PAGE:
November 6, 2009
What Do You Know About OVI?
~ written by Cleve Johnson
"It ain't what you don't know that gets you into trouble. It's what you know for sure that just ain't so." – Mark Twain
Whichever side of the case we are on, we believe certain things about the breath testing machines. For example, does sucking in on the breath tube cause an invalid sample? How about stopping and starting breathing? Can breathing patterns affect the test result even absent stopping and starting? Does the 20 minute rule solve all mouth alcohol problems? Can radio frequency interference occur without keying a radio or some other such device? Is it really possible that the new machines are worse than the old machines?
See for yourself at a Columbus Bar CLE, December 3. The seminar will be in two parts. You may attend the morning session, afternoon session, or both. We will have a live demonstration and perform a number of experiments regarding these and other common breath-testing issues that arise in OVI cases.
We make decisions about people’s lives based upon certain assumptions about the machine; perhaps there is an ethical duty to see if those assumptions are correct. To paraphrase Colonel Jessep, “Can you handle the truth?”
If you don’t come, does that mean the answer is no? Keep in mind that the truth may not go your way whichever side you’re on. Just like live demonstrations in science class, experiments don’t necessarily turn out the way people expect them to. If you are on the prosecution side, feel free to bring your own machines along. If Vega is right and they are foolproof, this is your chance to show defense attorneys that they don’t know what they are talking about.
Are you confident that you never miss anything when you look at log books? If you have never done this, would you like some practical tips on how to go about it? Keep up do date with the case law, including the implications of Melendez-Diaz. Learn about the October 16, 2009 amendments to the driving under suspension statutes. Know what to do if you are threatened with an increased sentence for going to trial. Get up to speed with electronic filing in Municipal Court.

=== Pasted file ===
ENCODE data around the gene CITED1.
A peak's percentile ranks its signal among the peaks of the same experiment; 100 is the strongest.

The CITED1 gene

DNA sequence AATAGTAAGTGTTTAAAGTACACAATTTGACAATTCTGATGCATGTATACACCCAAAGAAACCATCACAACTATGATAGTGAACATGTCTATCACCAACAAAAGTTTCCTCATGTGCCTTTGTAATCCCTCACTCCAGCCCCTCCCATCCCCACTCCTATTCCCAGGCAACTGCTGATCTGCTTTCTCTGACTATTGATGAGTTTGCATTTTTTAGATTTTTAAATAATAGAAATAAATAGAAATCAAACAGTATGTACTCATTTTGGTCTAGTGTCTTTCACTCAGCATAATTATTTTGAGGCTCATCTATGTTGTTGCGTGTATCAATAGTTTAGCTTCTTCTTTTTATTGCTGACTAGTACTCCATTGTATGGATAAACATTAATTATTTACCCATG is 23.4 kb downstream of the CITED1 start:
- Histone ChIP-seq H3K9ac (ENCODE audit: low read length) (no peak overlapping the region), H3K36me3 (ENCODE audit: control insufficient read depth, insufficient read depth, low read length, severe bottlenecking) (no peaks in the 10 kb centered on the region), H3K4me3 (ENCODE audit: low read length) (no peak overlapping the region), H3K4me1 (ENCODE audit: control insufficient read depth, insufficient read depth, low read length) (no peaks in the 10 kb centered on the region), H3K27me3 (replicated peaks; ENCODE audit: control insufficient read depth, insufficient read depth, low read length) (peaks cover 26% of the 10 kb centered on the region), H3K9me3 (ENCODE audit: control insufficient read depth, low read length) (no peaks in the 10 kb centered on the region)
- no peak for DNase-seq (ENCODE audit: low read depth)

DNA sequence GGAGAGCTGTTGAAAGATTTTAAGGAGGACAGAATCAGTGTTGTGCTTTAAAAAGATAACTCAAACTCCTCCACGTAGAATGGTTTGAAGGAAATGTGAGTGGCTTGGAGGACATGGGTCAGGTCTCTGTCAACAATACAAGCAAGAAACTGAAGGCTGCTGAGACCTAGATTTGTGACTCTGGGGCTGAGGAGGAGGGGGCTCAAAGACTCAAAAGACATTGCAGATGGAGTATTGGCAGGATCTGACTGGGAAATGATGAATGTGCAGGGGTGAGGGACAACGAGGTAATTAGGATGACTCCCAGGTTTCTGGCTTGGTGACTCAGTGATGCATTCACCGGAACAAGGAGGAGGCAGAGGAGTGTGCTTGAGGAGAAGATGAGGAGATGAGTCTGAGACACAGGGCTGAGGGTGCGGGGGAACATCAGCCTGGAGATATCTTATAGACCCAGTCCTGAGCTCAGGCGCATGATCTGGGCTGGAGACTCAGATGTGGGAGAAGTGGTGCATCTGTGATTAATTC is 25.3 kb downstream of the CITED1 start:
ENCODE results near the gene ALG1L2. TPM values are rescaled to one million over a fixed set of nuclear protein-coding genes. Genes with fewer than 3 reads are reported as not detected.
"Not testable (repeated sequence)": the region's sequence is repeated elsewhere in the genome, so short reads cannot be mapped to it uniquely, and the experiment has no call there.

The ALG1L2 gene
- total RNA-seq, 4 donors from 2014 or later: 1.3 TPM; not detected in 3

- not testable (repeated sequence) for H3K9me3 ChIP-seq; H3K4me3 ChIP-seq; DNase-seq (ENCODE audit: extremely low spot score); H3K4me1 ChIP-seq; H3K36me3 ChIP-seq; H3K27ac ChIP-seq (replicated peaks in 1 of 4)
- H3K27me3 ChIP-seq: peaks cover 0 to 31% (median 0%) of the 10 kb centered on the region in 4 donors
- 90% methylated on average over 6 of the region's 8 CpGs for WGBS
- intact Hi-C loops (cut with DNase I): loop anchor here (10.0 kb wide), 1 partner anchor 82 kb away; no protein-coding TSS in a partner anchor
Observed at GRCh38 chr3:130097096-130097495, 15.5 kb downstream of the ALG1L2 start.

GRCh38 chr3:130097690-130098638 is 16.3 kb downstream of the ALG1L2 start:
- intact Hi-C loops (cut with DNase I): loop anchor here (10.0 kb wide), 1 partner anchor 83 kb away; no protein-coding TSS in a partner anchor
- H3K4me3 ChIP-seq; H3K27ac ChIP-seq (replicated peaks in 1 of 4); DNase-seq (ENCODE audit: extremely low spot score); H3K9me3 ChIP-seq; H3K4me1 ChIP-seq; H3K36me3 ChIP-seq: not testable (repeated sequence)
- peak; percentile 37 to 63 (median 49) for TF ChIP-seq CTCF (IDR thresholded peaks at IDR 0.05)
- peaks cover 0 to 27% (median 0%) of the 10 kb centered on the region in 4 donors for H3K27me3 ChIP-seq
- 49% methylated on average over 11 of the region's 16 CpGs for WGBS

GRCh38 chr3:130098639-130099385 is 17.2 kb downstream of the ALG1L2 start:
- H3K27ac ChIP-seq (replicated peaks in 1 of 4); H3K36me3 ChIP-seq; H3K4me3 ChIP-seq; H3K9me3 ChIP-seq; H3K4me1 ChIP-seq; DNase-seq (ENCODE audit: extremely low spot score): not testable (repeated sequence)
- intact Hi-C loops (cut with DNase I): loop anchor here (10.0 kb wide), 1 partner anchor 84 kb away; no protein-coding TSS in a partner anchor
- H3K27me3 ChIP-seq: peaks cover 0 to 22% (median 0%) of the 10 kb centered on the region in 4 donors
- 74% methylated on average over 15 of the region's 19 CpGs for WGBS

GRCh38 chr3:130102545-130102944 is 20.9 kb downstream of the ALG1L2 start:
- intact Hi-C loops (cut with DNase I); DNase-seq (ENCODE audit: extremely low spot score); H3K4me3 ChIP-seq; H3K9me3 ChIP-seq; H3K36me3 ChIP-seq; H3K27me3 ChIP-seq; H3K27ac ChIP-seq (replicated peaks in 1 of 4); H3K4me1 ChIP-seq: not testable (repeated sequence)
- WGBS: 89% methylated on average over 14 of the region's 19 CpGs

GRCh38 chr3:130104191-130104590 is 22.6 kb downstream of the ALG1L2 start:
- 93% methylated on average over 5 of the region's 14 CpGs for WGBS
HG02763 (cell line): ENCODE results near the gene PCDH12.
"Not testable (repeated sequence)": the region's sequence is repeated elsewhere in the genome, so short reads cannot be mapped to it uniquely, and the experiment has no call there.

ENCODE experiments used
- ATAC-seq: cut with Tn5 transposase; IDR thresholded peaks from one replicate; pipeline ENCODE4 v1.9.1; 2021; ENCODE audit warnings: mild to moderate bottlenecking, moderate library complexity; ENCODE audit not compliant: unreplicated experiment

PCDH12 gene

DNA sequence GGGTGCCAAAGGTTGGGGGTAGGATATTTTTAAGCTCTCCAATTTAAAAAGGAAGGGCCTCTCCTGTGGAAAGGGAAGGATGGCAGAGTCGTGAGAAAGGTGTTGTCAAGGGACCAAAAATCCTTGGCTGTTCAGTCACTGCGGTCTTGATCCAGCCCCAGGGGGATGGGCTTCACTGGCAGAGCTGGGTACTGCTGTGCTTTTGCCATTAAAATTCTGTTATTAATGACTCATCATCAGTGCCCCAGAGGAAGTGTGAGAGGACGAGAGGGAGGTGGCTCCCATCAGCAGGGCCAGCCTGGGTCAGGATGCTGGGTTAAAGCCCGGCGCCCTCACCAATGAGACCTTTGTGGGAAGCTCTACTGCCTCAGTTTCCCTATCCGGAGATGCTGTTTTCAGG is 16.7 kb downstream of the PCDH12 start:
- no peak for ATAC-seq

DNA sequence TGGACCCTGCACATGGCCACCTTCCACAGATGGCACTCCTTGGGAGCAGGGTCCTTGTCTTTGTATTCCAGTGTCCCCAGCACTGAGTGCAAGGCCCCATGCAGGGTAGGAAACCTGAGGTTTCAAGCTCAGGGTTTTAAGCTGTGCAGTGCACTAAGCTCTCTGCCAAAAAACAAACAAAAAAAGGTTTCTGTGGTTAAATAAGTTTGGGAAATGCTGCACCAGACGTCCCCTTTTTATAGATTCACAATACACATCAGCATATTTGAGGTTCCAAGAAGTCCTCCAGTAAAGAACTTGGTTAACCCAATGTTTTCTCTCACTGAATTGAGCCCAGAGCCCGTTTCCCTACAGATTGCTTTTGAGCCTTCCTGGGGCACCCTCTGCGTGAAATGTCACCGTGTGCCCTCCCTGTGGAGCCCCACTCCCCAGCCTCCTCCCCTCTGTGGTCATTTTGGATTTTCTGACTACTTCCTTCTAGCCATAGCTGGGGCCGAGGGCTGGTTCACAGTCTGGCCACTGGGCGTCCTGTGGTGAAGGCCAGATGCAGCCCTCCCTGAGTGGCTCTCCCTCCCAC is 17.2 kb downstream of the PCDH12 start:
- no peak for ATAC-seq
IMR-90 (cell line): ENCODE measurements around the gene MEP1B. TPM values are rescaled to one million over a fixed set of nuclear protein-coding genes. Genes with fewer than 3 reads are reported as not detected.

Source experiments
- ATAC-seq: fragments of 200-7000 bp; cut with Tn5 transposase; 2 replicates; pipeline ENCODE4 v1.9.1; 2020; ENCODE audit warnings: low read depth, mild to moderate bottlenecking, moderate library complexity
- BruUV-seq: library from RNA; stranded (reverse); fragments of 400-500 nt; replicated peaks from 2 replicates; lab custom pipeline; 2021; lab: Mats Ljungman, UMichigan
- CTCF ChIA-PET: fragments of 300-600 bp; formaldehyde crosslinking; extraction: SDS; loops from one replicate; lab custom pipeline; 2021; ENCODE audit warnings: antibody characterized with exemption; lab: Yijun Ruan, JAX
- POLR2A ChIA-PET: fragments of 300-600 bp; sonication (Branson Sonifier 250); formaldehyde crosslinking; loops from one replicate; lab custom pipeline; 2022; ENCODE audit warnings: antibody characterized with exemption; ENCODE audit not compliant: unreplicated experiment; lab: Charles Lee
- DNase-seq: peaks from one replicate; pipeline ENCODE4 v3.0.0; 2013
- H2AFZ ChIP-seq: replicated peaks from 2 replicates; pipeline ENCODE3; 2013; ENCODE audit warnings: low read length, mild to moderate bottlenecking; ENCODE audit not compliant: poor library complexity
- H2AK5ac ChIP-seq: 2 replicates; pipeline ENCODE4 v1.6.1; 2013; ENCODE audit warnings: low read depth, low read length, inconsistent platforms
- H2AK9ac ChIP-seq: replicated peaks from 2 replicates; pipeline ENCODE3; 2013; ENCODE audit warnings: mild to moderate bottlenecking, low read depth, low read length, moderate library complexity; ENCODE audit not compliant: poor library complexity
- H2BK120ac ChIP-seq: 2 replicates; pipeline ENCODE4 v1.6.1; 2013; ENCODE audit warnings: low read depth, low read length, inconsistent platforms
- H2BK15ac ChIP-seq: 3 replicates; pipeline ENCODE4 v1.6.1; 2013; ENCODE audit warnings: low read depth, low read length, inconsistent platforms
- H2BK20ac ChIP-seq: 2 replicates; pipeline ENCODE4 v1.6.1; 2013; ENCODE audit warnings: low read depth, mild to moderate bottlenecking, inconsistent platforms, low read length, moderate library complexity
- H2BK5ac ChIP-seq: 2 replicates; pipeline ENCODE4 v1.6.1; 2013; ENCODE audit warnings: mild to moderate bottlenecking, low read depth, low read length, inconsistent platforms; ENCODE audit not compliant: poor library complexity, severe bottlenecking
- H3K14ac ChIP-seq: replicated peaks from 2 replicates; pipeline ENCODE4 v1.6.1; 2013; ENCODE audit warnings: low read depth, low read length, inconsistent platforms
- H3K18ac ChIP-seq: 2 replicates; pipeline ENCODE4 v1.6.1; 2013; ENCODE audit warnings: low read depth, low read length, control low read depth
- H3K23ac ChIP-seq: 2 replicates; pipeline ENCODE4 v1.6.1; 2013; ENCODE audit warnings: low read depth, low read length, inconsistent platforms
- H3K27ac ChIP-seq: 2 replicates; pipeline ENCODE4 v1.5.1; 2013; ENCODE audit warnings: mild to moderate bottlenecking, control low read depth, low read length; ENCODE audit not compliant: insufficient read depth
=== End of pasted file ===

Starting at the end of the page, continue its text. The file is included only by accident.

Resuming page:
Felony OVI is a different creature. For example, when the specification and the element are the same, how do you know if a specification is properly charged? What are the different mandatory minimums? What is the rule on consecutive and concurrent sentences? Can judicial release be applicable? Learn how the specification can be leveraged to discourage trials. Where can the time be served? What considerations are involved where OVI is a predicate for vehicular homicide or assault? Judge Charles Schneider will answer these and other questions.
Looking for ethics, professionalism, and substance abuse credit that isn’t unnecessary (except for credit) and boring? On the theory that you can’t persuade if you don’t understand the perspective of the other side, this seminar will attempt to get both prosecutors and defense attorneys to attend and understand each other better.
Lara Baker and a panel of prosecutors will speak about: What Prosecutors Want Defense Attorneys To Know. The flip side will also be presented from the defense perspective. Participation by attendees is encouraged. For a change, substance abuse will be presented Mickey Presley – an OVI lawyer who has served as both a prosecutor and a defense attorney.
Presenters will include: Lara, Baker, Kenneth Bossin, Larry Denny, Sean Dominy, Rob Calesaric, Dennis Evans, Mark Gardner, David Griffith, Tim Huey, Cleve Johnson, Joseph Mas, Mickey Presley, Terrance Rudes, Judge Charles Schneider, Alfred Staubus, John Saia, and Lori Tyack.
Register online at www.cbalaw.org/cle or call 614/221.4112.